Artist and printmaker Varnette Honeywood won accolades for her colorful depictions of African American life and symbols. Honeywood’s family today announced her death in Los Angeles on Sunday.
Her work was easy to recognize — bright, rounded forms that emphasized the upbeat, voluptuous and funny side of life.
In one, teens lounge at a street corner after school. Two girls in the center of the frame wear the blue blazers, white blouses and plaid skirts that set them apart as Catholic school students. The one who’s rolled her skirt way up drags on a cigarette.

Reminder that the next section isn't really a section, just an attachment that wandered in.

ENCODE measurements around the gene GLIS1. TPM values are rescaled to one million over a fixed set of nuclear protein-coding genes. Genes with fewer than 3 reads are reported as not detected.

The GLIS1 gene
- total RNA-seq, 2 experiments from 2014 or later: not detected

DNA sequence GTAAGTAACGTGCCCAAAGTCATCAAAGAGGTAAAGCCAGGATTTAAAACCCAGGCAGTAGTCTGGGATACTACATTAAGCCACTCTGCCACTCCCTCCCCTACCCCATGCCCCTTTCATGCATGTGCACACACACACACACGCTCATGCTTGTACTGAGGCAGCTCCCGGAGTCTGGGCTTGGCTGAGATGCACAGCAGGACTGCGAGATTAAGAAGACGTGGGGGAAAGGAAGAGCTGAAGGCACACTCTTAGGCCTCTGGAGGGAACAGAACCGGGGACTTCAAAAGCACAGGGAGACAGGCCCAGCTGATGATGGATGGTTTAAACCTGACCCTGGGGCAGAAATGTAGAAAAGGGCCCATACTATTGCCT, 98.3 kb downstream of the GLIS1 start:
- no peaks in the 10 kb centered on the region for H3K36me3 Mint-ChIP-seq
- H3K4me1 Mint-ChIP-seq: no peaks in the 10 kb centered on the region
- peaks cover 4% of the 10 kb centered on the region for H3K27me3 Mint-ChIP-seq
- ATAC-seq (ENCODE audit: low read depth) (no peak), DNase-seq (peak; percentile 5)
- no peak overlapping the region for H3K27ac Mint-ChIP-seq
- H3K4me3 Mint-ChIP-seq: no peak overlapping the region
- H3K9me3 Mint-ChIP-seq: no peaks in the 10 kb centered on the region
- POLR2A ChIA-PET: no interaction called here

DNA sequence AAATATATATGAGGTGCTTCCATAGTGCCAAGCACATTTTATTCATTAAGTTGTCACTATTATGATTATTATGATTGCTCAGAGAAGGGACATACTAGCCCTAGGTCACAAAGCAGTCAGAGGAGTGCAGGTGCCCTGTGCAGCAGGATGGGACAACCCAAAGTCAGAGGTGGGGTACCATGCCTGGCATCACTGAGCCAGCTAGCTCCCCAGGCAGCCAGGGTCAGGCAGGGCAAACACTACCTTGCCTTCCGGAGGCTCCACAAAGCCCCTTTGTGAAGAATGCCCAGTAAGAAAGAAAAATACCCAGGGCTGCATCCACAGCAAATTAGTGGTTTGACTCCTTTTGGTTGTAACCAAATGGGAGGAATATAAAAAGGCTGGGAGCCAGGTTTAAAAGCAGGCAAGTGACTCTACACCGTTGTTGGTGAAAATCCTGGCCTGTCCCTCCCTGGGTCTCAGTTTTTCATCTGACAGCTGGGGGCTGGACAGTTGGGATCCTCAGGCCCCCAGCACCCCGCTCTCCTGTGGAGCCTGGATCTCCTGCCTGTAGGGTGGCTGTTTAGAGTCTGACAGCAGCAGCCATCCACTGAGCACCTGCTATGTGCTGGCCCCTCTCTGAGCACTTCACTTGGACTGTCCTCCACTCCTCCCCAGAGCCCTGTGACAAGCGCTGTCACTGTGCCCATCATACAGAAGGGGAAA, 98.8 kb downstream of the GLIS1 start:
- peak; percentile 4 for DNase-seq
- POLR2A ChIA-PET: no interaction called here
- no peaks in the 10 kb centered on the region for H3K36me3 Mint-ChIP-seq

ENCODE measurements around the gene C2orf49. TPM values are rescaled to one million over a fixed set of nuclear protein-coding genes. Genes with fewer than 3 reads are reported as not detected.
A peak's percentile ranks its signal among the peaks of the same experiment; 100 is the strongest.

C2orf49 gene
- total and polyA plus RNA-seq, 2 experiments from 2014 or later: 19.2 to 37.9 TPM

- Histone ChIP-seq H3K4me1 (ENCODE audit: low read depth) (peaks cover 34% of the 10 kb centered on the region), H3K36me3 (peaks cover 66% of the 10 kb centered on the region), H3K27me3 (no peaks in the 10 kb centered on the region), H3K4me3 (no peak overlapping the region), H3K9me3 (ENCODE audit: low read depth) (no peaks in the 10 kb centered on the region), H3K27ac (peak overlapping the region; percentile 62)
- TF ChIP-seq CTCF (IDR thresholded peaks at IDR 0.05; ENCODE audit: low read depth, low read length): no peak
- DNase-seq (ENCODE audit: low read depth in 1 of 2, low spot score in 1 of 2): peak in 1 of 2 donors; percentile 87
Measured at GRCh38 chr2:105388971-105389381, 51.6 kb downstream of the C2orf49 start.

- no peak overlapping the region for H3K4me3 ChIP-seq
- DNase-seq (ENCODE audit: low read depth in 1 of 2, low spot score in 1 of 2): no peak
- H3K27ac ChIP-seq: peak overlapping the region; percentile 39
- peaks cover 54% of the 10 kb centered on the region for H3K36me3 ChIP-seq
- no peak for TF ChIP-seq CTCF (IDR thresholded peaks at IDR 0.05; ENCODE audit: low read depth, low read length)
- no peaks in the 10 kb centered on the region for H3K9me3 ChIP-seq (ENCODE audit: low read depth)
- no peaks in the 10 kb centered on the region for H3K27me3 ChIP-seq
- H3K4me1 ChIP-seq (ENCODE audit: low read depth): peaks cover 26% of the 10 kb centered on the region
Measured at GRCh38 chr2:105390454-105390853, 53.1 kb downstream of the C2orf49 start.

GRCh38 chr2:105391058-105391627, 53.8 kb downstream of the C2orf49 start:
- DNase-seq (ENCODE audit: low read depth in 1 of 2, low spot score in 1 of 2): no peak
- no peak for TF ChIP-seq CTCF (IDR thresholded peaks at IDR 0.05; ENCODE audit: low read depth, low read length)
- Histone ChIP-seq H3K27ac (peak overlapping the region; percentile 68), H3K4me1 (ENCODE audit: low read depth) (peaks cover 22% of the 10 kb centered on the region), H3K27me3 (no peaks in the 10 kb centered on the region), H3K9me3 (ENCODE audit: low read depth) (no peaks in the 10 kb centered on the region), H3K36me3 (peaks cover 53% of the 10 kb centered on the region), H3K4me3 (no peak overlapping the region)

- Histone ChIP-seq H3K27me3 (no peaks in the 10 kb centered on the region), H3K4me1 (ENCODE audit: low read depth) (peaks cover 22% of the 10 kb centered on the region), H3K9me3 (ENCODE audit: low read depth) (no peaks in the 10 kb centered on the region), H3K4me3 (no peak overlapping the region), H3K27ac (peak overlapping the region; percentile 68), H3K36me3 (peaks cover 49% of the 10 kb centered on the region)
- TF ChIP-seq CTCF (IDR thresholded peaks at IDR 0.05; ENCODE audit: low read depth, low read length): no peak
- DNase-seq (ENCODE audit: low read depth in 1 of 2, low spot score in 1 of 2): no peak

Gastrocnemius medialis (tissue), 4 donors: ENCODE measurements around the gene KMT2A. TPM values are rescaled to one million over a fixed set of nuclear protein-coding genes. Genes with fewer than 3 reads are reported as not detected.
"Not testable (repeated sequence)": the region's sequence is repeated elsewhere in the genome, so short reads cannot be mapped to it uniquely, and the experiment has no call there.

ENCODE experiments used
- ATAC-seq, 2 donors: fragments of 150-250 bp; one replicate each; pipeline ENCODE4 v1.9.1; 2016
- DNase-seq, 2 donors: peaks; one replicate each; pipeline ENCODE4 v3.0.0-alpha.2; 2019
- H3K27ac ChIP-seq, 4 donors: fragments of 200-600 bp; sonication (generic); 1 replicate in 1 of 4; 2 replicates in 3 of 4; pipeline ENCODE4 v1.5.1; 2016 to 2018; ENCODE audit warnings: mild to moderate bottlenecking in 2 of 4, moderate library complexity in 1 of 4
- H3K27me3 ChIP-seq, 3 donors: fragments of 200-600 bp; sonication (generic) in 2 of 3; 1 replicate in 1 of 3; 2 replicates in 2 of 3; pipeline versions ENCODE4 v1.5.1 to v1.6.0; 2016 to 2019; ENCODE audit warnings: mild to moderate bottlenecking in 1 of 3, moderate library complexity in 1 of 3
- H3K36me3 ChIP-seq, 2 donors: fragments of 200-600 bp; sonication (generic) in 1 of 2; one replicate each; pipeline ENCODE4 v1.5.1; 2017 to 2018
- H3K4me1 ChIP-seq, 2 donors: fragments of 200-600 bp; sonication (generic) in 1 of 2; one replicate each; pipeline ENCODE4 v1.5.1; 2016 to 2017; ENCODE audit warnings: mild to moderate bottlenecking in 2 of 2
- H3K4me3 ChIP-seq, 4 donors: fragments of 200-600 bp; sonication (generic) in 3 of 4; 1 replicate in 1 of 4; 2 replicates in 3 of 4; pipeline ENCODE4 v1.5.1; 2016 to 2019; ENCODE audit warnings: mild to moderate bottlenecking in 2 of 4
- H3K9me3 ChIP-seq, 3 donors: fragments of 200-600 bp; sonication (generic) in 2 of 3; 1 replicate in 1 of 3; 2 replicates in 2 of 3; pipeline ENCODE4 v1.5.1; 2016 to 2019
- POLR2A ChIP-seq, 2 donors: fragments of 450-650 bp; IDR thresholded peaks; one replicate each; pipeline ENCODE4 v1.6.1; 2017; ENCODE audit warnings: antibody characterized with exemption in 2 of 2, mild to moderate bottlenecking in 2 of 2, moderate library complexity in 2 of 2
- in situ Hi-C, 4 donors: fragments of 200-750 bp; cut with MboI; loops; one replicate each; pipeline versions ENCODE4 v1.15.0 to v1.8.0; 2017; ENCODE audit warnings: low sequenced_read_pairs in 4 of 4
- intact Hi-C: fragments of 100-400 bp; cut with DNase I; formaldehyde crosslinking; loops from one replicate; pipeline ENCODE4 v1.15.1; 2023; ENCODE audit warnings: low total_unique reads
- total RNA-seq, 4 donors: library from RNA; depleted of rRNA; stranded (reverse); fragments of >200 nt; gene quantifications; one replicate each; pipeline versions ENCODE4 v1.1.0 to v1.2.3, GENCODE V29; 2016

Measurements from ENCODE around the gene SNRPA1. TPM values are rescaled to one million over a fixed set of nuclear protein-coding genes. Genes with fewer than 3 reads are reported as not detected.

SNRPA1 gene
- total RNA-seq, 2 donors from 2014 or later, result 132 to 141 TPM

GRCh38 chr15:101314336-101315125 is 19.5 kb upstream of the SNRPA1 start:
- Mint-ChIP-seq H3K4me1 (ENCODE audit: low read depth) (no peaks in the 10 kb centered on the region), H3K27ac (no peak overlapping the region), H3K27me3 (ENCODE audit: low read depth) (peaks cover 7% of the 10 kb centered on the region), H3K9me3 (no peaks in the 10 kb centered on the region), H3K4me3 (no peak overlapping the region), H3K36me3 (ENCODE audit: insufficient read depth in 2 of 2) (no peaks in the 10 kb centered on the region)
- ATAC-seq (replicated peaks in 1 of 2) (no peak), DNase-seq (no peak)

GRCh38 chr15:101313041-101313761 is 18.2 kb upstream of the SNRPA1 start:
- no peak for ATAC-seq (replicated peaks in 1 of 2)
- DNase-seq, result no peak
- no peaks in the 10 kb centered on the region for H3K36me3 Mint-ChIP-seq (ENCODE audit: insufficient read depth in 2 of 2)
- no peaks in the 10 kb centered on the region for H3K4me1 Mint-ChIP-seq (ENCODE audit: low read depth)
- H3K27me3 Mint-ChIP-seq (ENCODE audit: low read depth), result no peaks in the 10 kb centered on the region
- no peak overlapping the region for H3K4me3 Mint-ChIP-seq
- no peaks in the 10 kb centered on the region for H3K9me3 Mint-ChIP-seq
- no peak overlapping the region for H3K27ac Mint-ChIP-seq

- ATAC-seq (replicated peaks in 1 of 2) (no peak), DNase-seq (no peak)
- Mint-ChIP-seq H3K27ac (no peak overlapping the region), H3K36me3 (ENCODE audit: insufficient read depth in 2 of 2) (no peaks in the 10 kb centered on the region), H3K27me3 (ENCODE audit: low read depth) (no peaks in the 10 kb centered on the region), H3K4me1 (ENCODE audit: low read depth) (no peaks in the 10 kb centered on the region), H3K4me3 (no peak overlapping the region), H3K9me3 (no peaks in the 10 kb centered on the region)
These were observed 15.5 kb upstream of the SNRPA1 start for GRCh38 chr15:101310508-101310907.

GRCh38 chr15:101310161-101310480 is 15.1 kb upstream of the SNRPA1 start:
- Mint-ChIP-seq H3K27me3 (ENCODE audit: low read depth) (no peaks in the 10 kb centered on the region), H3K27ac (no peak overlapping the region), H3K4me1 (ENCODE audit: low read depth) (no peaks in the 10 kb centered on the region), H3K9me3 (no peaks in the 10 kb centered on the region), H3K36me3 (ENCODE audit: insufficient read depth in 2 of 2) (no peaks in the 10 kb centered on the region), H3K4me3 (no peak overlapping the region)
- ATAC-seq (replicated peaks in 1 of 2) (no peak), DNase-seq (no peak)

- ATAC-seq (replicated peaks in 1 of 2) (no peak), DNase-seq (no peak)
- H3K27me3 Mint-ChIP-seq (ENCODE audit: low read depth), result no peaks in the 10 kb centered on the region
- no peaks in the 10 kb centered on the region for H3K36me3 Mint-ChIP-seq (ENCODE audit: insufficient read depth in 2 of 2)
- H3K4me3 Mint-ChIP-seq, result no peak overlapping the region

Varnette Honeywood’s art appeared on countless walls — including those of the fictional Huxtable family on TV’s “Cosby Show.”
Honeywood — a graduate of historically black Spelman College, with a master’s in education from USC — successfully marketed her paintings, prints and note cards through a mail order business she began in the 1970s. The L.A. native was 59 years old when she died of cancer.
Her final exhibit — prints based on symbols of the Ashanti people of Ghana — is on display now at the Watts Towers Art Center.